The discovery of gold by George Carmack on August 16, 1896 changed the course of the Yukon and its people forever. It triggered a stampede of an estimated 100,000 prospectors over the next three years. Some became wealthy but the majority struck out.

The natural beauty of this wilderness is unsurpassed. Beyond that, the stories, legacies, and legends live on. The following is merely a sample of how you’ll discover the motherlode when you ride North to the Yukon.

Renedian Adventures follows a spectacular and exhilarating Klondike route through the Yukon to Dawson City but the rigor required pales in comparison to what those determined prospectors had to brave.

The “Klondikers” arrived by port in southeast Alaska and followed either the grueling Chilkoot or White Pass trails overland to the Yukon River. From there, they sailed down to the Klondike River, which enters the Yukon River from the east at Dawson City. In order to prevent starvation, they were required to bring a year’s supply of food, weighing close to a ton.

Boom towns sprang up along the route. Dawson grew from 500 in 1896 to approximately 30,000 by the summer of 1898. The native Hān people were forcibly moved to a reserve and many died. By 1889, gold was discovered in Alaska and the boom was over but it left a colourful and lasting legacy that’s been immortalized in films, literature, and photographs. People still head north to pan for gold and relive the excitement and anticipation. The Yukon gold rush also led to the exploration of other minerals like silver, copper, uranium, zinc and lead.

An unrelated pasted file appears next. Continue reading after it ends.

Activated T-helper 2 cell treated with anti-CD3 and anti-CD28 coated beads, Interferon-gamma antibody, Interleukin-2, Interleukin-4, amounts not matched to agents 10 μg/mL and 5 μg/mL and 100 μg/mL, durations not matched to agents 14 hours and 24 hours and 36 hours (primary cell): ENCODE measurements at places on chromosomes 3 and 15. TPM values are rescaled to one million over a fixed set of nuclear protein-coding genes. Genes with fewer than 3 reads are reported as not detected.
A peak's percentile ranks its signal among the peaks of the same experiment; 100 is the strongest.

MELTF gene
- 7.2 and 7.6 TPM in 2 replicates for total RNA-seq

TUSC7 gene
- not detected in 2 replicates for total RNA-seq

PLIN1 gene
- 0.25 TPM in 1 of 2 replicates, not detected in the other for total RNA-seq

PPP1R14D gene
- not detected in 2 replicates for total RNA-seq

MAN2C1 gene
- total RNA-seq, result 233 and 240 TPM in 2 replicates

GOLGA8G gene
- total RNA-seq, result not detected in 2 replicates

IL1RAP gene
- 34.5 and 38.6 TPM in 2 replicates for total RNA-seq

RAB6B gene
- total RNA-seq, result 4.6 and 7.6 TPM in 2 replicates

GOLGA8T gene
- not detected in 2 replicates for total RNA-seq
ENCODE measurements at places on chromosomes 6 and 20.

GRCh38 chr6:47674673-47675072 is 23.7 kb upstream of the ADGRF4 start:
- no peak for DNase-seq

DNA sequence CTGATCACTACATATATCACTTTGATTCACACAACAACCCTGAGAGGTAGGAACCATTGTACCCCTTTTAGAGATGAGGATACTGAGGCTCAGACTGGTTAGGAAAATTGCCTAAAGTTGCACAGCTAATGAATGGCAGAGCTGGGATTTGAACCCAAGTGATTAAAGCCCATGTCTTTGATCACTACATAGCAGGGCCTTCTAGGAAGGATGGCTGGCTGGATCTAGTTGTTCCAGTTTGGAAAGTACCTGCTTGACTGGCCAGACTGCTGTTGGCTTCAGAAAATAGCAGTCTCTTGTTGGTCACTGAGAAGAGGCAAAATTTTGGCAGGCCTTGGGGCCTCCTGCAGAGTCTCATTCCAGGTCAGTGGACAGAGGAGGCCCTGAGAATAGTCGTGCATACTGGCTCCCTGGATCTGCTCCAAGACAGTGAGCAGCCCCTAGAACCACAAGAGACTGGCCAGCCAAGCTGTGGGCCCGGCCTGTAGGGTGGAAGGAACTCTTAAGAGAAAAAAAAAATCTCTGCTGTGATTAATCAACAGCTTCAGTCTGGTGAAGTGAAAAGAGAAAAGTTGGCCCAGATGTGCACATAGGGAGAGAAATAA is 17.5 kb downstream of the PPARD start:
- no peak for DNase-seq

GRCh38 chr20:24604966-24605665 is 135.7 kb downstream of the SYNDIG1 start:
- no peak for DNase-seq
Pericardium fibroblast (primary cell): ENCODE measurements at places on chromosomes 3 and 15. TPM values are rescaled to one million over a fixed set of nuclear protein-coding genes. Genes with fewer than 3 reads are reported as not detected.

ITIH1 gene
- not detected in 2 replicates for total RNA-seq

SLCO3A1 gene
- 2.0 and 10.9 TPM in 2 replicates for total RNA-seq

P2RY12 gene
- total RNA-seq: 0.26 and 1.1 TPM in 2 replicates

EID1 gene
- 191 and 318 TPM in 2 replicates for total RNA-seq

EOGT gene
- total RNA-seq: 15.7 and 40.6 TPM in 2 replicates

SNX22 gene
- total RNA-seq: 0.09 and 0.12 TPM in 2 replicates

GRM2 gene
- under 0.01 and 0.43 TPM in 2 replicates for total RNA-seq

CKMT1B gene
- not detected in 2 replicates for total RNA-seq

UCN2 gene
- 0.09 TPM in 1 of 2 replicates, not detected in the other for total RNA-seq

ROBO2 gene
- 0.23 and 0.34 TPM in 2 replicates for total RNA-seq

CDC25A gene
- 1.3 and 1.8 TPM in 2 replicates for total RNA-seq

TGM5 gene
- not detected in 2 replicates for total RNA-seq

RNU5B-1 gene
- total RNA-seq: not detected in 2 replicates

The community of Carmacks, (pop. 493), on the Yukon River along the Klondike Highway near Watson Lake (Day 6), consists of the Village of Carmacks and the Little Salmon/Carmacks First Nation.

In 1891 George Carmack found coal nearby on the south bank of the Yukon River then built a trading post nearby. Life changed when along with his wife Kate, her brother Keish (Skookum Jim) and Dawson Charlie (Taglish Charlie) (all members of the Taglish First Nation) discovered gold a few years later.

The Village of Mayo (Pop. 496) (Day 8) sits on the Stewart River on the traditional territory of the Na Cho Nyak Dun. It became the service centre for significant mining activity in the area. Until the mid-twentieth century, the Stewart River was the connection to the outside world. Silver, zinc, and lead ores were loaded onto sternwheelers to be shipped 400 km south to Whitehorse. The construction of the Klondike Highway and the Silver Trail in the 1950s provided Mayo with a road link to Stewart Crossing.

From Mayo, riders can take an optional excursion to Keno City (Pop. 15), at the end of the Silver Trail. Once the site of silver-lead mining, its fortunes and population have fluctuated with the mines. With the final mine closure in 1989, those who remain have focused on tourism.

The Keno Mining Museum has an extensive collection dedicated to the history of mining in the Yukon from the early 1900s to the present. Next door, the Alpine Interpretive Centre opens you to a world of natural northern beauty.

Eventually we’ll arrive in Dawson City, (Day 10), epicenter of the Klondike gold rush. Here you can rest, ride, or paint the town red like the prospectors of old and those who followed them here more than a century earlier.

In any case, you can’t help but discover the motherlode while traveling in the Yukon. This land continues to change us forever.